Elderly patients on hypothyroid therapy may face an increased risk of fractures if treatment doses are not monitored and adjusted, researchers have said.
Dr Marci Turner and colleagues from the University of Toronto in Canada studied data on 213,511 patients receiving levothyroxine treatment. These patients were matched with 100,660 controls. The researchers found that among adults aged 70 or over, current levothyroxine treatment was associated with an 88 per cent increased risk of fracture.
High and medium cumulative doses were associated with a significantly increased risk of fracture compared with low cumulative doses.
Older people often require smaller doses of thyroid therapy to achieve normal function and therefore may have been overtreated, which could increase fracture risk.
The researchers said the findings showed the importance of ongoing monitoring of thyroid dysfunction.
Writing in the BMJ, the researchers said: 'Our study shows that levothyroxine treatment is associated with a higher risk of fractures in a dose-response manner in older adults, and that dosages commonly used in clinical practice, especially over 0.093 mg a day, may be excessive for this population.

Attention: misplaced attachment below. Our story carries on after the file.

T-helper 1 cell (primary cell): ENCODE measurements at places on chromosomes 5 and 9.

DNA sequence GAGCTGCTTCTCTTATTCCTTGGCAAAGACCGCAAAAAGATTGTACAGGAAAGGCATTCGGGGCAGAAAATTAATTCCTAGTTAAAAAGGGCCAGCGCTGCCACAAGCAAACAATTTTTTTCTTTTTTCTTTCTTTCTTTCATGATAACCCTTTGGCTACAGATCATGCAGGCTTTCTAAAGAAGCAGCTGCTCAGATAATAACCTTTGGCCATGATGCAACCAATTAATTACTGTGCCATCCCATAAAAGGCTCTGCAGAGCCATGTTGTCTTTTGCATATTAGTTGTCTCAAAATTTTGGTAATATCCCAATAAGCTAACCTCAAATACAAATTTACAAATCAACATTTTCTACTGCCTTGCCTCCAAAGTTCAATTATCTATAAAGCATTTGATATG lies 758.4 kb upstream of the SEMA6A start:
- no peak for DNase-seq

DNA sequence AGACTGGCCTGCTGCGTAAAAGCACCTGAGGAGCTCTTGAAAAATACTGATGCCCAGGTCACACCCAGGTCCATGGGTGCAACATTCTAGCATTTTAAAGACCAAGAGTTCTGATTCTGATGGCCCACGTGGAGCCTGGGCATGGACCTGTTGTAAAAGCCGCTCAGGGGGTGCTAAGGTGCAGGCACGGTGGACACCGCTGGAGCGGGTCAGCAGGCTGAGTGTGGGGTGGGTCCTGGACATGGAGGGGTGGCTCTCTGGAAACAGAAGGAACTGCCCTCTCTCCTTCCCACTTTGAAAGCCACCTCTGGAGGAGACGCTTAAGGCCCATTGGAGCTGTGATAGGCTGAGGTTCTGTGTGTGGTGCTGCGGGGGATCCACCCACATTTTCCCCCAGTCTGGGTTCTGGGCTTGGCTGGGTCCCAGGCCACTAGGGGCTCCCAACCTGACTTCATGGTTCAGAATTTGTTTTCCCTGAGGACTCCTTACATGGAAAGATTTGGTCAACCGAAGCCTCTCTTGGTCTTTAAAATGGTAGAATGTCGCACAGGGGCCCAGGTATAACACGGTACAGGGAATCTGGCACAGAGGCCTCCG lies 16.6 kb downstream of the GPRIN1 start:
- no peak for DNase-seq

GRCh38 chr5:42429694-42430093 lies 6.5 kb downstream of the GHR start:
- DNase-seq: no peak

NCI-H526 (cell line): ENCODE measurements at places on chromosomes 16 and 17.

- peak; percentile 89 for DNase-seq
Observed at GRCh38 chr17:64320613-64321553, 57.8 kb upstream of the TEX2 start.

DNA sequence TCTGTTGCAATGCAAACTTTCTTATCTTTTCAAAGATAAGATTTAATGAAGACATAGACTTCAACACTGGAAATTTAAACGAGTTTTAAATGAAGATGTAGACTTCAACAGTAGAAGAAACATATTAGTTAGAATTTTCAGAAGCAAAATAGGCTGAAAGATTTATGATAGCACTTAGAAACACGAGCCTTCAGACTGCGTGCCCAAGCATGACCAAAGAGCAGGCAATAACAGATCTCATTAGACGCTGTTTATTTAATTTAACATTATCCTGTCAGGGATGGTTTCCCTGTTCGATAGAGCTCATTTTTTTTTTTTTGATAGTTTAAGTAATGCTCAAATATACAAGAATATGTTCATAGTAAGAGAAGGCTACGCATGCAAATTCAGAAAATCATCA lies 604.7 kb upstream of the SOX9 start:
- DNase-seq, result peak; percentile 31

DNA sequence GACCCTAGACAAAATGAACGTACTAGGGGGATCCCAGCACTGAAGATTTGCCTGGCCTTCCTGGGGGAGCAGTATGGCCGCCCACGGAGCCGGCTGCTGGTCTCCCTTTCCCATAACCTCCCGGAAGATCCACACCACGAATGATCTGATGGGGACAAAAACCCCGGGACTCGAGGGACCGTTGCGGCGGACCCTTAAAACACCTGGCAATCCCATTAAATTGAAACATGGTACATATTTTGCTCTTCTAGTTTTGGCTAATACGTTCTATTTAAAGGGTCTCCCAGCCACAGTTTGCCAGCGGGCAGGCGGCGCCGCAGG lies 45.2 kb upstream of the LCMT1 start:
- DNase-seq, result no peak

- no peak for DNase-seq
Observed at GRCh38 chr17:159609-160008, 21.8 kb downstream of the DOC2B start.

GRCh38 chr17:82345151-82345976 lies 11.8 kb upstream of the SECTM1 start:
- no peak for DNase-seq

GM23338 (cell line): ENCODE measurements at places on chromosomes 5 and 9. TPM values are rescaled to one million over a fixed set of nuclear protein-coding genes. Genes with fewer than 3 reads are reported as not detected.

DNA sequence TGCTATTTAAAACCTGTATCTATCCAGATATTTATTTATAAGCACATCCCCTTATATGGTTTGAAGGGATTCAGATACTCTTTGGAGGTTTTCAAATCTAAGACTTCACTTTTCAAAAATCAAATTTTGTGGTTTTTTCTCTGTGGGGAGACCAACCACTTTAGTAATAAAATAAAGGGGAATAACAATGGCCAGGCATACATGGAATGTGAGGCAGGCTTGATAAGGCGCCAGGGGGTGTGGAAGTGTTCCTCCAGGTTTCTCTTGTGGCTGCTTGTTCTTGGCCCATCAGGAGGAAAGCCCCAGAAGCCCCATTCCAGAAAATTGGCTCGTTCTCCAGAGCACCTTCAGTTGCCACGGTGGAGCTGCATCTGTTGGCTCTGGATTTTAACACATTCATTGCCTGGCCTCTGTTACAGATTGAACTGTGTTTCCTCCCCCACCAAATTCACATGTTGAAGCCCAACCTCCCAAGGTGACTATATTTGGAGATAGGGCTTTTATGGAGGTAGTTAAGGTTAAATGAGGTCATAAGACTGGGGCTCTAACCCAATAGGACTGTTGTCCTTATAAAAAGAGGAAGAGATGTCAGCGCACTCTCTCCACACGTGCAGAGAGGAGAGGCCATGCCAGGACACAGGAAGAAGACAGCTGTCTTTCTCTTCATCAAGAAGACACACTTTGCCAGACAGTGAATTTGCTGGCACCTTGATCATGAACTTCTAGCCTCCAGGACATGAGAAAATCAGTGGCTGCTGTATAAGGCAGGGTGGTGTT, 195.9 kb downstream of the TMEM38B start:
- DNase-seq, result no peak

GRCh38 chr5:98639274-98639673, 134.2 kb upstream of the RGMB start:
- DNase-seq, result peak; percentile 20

'Our study raises concerns that levothyroxine treatment targets may need to be modified in elderly people and that dose monitoring remains essential even into older age.'
In an accompanying editorial, Professor Graham Leese of Ninewells Hospital and Medical School in Dundee said current evidence suggested elderly people needed relatively low levothyroxine doses.
'Serum thyroid-stimulating hormone concentrations should be regularly monitored and a suppressed thyroid-stimulating hormone concentration should be avoided in such patients.'